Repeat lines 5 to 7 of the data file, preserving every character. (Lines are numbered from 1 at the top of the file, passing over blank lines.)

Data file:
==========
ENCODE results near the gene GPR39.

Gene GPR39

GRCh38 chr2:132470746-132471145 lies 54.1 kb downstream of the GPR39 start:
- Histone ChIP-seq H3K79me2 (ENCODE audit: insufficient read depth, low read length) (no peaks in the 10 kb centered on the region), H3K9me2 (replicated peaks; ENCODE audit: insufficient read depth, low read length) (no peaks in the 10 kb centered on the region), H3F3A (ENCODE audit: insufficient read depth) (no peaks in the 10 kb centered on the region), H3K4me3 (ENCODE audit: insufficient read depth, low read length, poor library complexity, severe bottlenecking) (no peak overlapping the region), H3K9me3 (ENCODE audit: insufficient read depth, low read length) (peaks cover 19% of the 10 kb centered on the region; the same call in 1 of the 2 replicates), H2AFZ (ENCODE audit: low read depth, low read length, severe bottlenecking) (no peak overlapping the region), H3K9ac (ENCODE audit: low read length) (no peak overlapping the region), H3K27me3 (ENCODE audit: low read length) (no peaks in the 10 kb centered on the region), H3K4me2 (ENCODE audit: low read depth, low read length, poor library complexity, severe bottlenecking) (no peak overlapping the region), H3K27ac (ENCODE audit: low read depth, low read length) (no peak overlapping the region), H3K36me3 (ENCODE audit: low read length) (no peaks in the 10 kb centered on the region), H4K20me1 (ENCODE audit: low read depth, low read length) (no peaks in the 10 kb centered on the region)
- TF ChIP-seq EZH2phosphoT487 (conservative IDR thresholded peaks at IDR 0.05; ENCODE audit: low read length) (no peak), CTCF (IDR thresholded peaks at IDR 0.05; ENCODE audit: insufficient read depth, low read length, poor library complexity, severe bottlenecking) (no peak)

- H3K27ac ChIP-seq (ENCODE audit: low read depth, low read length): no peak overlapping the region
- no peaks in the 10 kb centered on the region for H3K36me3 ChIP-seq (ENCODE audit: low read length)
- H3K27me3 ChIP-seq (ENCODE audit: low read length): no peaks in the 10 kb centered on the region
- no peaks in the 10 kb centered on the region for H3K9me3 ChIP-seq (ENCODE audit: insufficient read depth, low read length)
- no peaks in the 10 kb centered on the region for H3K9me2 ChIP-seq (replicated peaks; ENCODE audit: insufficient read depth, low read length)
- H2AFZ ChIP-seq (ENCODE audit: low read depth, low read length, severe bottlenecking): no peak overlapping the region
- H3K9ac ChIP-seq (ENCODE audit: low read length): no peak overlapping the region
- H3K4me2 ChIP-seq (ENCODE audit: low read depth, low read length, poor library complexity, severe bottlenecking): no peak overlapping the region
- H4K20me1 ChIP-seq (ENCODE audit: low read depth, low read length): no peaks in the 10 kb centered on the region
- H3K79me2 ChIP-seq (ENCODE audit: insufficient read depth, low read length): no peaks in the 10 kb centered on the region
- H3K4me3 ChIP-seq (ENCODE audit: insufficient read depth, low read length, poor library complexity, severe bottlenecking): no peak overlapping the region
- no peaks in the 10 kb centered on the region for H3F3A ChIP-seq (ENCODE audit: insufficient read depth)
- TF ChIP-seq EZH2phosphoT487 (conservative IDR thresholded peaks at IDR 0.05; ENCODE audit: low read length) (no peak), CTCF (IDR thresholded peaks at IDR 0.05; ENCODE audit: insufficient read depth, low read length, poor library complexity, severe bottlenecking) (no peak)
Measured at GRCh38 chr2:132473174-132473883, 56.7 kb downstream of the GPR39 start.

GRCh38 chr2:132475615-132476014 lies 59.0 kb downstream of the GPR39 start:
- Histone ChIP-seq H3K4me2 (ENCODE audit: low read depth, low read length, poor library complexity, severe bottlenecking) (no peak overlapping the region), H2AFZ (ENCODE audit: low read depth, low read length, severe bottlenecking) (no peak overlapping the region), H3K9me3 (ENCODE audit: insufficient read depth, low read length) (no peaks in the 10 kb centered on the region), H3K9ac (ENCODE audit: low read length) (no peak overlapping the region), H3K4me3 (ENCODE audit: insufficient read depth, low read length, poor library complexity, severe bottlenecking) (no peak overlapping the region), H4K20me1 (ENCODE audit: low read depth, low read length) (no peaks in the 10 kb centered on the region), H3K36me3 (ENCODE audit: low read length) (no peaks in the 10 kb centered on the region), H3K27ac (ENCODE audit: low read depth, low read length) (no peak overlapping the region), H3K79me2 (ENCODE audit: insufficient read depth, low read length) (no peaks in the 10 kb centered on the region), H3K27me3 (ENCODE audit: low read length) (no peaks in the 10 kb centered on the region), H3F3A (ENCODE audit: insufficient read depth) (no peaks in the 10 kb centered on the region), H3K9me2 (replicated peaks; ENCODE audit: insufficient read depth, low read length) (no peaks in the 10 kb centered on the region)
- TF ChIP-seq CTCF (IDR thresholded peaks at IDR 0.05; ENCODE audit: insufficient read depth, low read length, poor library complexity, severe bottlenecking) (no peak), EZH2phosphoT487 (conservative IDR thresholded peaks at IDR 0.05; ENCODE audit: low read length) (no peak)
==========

- TF ChIP-seq EZH2phosphoT487 (conservative IDR thresholded peaks at IDR 0.05; ENCODE audit: low read length) (no peak), CTCF (IDR thresholded peaks at IDR 0.05; ENCODE audit: insufficient read depth, low read length, poor library complexity, severe bottlenecking) (no peak)

- H3K27ac ChIP-seq (ENCODE audit: low read depth, low read length): no peak overlapping the region
- no peaks in the 10 kb centered on the region for H3K36me3 ChIP-seq (ENCODE audit: low read length)